The Oxford dictionary defines an “extremist” as “a person who holds extreme political or religious views, especially one who advocates illegal, violent, or other extreme action.” An extremist group is defined as “a group of individuals whose values, ideals, and beliefs fall far outside of what society considers normal.” While there have been extremist groups in all religions and societies throughout history, including Islamic history, most historians trace the roots of Islamic extremism to the seventh-century group known as the Kharijites that developed around the same time as Shi’a Islam as a response to what they perceived as unjust rule. Muslim extremist groups have historically been marginalized by the mainstream and have eventually disappeared over time.
Islamic extremism today is in many ways a reaction to various developments in the last two centuries. One of these was the decline and subsequent colonization of many Muslim-populated areas by European powers, which resulted in modernization and Westernization policies in many Muslim-populated countries in the 19th and early 20th centuries that viewed Islam as backwards, outdated, and a barrier to progress. In response to this new and humiliating circumstance, some Muslim groups espoused a return to the original practices of Islam as they understood them to have been practiced during the lifetime of the Prophet Muhammad and his immediate successors. Commonly known as revivalist or fundamentalist movements, they sought solutions to the many problems facing Muslim societies through a literal and sometimes puritanical vision of Islam. These movements have sometimes taken on political overtones or issued calls for an “Islamic state”, and in some cases have resorted to violence. This has occurred in situations where, in addition to the previously mentioned factors, various extremist groups formed in response to specific issues or causes, many of which stem from conflicts over land and independence, such as the Soviet occupation of Afghanistan and Chechnya, the Indian occupation of Kashmir, the Israeli occupation of the West Bank and Gaza, and the American occupation of Iraq.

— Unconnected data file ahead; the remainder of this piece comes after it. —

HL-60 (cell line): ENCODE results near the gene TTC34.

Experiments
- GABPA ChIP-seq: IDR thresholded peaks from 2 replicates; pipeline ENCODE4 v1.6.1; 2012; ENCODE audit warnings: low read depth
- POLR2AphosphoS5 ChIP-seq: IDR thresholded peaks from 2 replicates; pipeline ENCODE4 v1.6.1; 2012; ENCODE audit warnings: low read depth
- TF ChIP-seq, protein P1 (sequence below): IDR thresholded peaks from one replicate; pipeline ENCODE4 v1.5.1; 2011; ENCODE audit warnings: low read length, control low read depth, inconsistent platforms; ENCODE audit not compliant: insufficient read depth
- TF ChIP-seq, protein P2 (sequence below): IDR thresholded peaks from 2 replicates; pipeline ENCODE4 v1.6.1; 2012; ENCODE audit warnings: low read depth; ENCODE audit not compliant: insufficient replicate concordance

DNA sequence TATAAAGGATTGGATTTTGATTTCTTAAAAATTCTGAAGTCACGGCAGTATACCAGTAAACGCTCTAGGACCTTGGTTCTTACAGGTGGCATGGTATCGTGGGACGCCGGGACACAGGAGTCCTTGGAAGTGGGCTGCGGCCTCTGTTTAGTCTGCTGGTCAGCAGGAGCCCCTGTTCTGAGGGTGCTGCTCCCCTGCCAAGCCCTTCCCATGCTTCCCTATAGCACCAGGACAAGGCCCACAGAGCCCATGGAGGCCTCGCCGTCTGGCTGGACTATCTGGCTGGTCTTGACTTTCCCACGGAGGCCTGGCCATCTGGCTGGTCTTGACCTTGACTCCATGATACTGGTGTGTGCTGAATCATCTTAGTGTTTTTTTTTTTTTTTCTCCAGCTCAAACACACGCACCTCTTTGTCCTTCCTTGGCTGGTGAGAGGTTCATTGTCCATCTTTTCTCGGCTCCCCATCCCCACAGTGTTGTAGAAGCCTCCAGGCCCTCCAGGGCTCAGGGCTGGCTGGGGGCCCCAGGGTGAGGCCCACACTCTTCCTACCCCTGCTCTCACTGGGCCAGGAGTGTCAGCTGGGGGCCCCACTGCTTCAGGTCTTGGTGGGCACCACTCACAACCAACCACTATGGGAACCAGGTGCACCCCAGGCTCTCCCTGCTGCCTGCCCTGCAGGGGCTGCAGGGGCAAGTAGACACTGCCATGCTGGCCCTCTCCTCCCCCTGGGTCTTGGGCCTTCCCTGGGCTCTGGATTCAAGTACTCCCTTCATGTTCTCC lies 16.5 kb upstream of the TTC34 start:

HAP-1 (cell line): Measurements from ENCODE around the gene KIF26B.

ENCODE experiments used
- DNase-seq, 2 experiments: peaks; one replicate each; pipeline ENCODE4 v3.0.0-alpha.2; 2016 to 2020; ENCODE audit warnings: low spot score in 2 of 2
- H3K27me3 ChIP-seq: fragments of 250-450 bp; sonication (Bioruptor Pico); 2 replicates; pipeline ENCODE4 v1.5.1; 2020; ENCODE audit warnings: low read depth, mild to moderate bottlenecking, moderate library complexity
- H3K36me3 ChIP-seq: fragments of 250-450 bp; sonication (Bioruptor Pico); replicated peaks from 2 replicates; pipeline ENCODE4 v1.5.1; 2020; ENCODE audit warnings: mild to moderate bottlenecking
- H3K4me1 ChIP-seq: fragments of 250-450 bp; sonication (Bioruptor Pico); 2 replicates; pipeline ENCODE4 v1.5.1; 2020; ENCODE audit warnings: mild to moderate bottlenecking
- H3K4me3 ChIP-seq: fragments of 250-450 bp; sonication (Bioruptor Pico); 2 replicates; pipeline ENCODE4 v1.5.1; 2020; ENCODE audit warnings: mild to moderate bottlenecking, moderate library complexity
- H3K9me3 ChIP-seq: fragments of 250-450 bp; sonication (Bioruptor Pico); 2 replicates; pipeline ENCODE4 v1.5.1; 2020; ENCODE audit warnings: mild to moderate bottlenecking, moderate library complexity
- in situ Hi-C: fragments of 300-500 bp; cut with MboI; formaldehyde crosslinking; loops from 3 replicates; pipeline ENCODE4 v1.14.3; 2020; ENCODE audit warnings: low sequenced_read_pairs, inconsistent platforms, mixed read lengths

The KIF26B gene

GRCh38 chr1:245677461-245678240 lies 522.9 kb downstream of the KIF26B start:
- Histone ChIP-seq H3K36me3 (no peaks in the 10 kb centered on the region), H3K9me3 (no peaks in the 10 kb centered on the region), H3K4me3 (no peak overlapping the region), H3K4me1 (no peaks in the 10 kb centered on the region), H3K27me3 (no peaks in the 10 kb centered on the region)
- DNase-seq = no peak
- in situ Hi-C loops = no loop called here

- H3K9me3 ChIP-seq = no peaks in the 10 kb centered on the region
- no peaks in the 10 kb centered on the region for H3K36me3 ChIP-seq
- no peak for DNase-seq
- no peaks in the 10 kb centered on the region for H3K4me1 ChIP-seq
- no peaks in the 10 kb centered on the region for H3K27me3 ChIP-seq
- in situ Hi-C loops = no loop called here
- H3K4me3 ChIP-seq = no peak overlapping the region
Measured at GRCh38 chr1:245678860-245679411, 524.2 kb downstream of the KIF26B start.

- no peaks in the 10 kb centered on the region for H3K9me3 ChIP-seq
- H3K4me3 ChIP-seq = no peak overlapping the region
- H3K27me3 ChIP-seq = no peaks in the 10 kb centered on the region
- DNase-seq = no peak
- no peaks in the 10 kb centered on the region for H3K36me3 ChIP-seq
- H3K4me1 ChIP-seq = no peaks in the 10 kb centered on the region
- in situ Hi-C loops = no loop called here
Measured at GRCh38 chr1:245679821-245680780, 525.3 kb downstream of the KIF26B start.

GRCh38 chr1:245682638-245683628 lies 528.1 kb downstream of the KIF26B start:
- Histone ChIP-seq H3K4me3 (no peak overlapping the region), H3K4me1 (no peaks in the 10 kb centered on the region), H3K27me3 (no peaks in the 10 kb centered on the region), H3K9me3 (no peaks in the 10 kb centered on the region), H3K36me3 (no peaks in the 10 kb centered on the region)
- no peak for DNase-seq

Additionally, some extremist groups formed in opposition to their own despotic governments; for example, in Egypt the Muslim Brotherhood was initially formed to resist British occupation, but then turned against Egyptian rulers when they also failed to live up to their expectations, and eventually gave rise to more extremist groups such as Islamic Jihad.
What is clear from many of these groups is that their extremist version of Islam is often a motivating factor, just as the power of religiously driven zeal has been used throughout history to fuel and galvanize popular movements that arise in response to perceived ills. This is not unique to Islam or Muslims but rather spans the gamut of the human condition.